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Tribalism: Do real issues ever attract Tennessee voters?

Ed Wolff • Dec 2, 2018 at 12:00 AM

Well, the midterm election is over. As expected, there has been a plethora of analyses. One thing is certain from the results, the state of Tennessee is solidly Republican. The effect of this is what I would like to discuss.

Let’s look first at the election results as it affects our area from a statewide basis. The governor’s office was won by Bill Lee, who is a newcomer to the political arena. His opponent was Karl Dean, the former mayor of Nashville, successful as a governmental leader. Lee won 59.6 percent to 38.5 percent.

The Senate seat, vacated by Sen. Bob Corker, was won by Rep. Marcia Blackburn by 54.7 percent to a former successful governor, Phil Bredesen, who garnered 43.9 percent of the vote.

Rep. Phil Roe outdistanced Dr. Marty Olsen 77.1 percent to 21 percent. (Dr. Olsen ran because of his concern for Tennessee citizens’ need for health care.)

Just looking at these results, the question goes begging, “Do issues, if any, attract voters.”

Look at our local political races for state House offices and compare them with selected other political races of the House Assembly.

Sullivan County, District 2: 75.9 percent (R), 21.6 percent (D).

Washington County, District 6: 68.1 percent (R), 31.9 percent (D).

Washington County, District 7: 66.5 percent (R), 33.5 percent (D).

Blount County, District 8: 72.2 percent (R), 27.8 percent (D).

Blount County, District 20: 70.5 percent (R), 29.5 percent (D).

McMinn/Monroe, District 23 80.7 percent (R), 19.3 percent (D).

Coffee/Warren, District 47: 66.2 percent (R), 33.8 percent (D).

Weakley, et. al., District 76: 78.0 percent (R), 22.0 percent (D).

McNairy County: District 94 74.0 percent (R), 26.0 percent (D).

It is obvious that in all these Tennessee House districts, the Republicans are dominant. House districts in Washington County represent a slight drop in this dominance by the Republicans possibly due to an urban influence, coupled with new citizens from outside the county. An urban influence is not effective in Blount County. Coffee/Warren counties cover an area between Chattanooga and Nashville. Sullivan County is an urban area, dominated by Eastman Chemical Co., with little movement of new residents from outside the county. The last four counties are definitely rural.

From my point of view, all these statistics reflect a tribal atmosphere throughout Tennessee. The tribal atmosphere becomes more evident when we look at a specific issue — health care.

First of all, throughout the nation, citizens’ health care is a major issue of concern. Nationally, the electorate have supported expansion. Thirty-three states (including Maine), before the midterm election, had adopted Medicaid expansion. Idaho, Utah and Nebraska, three solid red states, approved Medicaid expansion through the referendum process in this election cycle. (Tennessee does not provide for referendums, keeping the electorate from letting its voice be heard on a major issue like this.)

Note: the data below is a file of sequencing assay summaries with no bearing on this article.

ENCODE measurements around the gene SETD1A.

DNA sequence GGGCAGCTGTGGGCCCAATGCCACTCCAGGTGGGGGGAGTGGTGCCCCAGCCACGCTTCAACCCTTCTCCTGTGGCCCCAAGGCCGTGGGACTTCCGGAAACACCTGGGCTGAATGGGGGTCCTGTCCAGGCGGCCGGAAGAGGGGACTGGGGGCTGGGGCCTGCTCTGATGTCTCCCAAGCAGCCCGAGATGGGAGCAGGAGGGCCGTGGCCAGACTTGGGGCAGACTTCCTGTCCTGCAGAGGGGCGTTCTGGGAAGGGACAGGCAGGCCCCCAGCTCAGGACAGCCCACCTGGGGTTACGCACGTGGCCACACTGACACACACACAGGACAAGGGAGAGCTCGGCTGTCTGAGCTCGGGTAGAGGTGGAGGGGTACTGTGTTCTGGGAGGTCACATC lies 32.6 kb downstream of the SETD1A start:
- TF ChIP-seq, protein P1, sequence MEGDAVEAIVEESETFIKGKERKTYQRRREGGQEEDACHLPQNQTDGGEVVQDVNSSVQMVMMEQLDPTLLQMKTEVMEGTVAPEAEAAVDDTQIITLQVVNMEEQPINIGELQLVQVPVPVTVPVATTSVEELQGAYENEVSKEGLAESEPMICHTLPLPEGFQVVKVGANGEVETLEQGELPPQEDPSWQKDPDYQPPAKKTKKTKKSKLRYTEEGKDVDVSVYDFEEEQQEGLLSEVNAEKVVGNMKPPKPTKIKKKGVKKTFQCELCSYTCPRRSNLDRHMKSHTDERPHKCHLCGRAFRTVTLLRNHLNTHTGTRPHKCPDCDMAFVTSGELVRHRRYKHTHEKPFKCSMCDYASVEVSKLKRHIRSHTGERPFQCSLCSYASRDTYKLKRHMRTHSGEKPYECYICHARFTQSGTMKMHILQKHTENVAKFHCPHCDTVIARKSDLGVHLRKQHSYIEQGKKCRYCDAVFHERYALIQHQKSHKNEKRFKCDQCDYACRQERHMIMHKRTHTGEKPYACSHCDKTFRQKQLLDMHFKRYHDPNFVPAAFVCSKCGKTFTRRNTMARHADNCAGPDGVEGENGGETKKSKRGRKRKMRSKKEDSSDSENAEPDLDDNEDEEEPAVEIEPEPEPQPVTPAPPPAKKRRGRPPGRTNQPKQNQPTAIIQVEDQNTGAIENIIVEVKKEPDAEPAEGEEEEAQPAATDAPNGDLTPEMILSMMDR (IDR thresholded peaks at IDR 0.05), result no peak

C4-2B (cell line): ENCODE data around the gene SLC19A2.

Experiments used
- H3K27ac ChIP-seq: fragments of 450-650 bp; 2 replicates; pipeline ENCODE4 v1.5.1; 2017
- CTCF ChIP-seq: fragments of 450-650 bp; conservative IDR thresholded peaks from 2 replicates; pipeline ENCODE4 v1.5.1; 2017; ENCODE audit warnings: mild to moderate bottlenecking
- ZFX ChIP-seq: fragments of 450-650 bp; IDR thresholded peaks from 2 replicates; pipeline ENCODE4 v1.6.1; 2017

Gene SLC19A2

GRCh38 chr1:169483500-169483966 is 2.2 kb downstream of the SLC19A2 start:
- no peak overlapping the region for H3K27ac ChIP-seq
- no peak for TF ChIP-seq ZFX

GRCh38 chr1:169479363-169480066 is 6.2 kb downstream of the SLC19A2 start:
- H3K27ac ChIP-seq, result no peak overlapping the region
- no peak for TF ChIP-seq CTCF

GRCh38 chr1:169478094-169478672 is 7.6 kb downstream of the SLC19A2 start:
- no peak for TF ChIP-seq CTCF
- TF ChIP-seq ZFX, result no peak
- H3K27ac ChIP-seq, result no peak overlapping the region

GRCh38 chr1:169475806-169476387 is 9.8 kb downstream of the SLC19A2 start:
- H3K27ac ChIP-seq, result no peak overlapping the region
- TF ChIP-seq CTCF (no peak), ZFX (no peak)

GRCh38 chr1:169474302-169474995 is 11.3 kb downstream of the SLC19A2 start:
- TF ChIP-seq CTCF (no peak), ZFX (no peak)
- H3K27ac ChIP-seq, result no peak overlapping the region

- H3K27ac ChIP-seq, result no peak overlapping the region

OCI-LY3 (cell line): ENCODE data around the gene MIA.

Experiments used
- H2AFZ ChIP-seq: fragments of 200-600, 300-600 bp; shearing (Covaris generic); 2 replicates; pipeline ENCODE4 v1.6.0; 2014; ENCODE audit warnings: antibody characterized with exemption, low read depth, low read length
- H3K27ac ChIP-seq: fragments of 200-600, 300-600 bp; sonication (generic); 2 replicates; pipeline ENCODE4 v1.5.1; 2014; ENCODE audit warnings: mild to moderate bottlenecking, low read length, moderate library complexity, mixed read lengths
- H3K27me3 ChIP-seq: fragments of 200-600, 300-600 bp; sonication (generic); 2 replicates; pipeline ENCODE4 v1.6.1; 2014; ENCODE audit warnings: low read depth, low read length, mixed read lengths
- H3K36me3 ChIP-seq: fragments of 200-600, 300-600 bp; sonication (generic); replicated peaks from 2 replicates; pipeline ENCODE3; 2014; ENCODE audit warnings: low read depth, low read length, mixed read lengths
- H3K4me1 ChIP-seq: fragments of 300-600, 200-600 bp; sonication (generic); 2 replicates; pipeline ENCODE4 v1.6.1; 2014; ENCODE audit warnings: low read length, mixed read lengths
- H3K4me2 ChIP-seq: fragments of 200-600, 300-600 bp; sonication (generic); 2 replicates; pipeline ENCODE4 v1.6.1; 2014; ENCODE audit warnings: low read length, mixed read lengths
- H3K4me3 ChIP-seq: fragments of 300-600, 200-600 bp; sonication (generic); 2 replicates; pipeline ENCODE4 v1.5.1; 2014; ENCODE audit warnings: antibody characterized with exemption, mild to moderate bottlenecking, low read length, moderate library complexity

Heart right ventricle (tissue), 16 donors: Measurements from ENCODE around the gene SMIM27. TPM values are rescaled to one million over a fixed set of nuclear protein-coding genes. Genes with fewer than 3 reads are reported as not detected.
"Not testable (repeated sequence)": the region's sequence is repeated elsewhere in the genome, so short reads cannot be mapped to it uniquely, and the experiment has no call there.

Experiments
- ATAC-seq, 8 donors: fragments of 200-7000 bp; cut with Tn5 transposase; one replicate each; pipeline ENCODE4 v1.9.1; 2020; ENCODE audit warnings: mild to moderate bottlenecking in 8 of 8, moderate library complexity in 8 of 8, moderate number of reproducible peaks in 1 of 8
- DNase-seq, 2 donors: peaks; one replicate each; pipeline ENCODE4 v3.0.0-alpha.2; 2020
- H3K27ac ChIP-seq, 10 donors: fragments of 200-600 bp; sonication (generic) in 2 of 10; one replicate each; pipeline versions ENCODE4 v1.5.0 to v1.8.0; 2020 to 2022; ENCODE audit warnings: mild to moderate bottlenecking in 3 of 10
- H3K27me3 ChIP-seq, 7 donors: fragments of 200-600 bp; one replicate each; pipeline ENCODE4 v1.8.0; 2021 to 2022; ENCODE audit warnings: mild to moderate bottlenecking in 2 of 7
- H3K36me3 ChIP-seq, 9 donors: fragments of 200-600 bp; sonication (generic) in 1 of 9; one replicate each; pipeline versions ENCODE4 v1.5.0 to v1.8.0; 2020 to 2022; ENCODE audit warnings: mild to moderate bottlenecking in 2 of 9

Two more states, with new governors, will enact Medicaid expansion. In all of the states with Medicaid experience, none have reversed their decision after its becoming active. We know why, because results from five years are now available. The positive results related to expansion have been impressive. Mortgage foreclosures due to medical expenses have been reduced significantly. Buying power in local economies have risen. Furthermore, the workforce is healthier and a significant number of new jobs are being created.

In Tennessee, over 60 percent percent of its citizens are in favor of Medicaid expansion. Yet, the Tennessee legislature continues to ignore the wishes of the electorate. Statewide, over 300,000 citizens are “in the gap,” excluded from coverage, 14,000 of which are in Washington County. Over $7 billion of Tennessee federal taxes have been redirected to other states. At least 11 hospitals in rural Tennessee have closed, some in counties cited above. What is baffling is that the voting results throughout most of Tennessee, rural counties especially, continue to support the legislature’s lack of action, against their own wellbeing. That’s why I consider Tennessee to be tribal in its political identity.

The Republican politicians know this. That’s one of the reasons why they can continue to refuse to adopt Medicaid expansion for the benefit of its citizens. You might ask what reasons they give.

The most popular explanation by legislators for denying Medicaid expansion is the extreme cost of TennCare in its original form. Many Tennesseans lost coverage when TennCare was significantly cut back. At that time, the federal government covered 65 percent of the cost. However it is now 90 percent. There are other reasons offered by anti-expansion forces. One representative offered the ridiculous comment that adopting Medicaid expansion would be “socialistic,” which, I guess, would place it in the category of Social Security and Medicare.

What the electorate does not seem to know is about are right-wing PACs called the American Legislative Exchange Council and Americans for Prosperity. They are funded, in part, by the Koch Brothers as a 501(c)4 non-profit organization. Funding of those PACs remain anonymous. Funds from these PACs are channeled to conservative politicians’ campaign funds. Both organizations have strongly opposed Medicaid expansion. From my point of view, Republican candidates’ have benefitted from these PACs, while tribal supporters have remained uninformed, listening to irrational explanations from their legislative representatives.

With the existence of tribalism, we need to look past political parties and form bipartisan coalitions that demand Medicaid expansion from our political representatives.

Ed Wolff is a retired minister and progressive activist.

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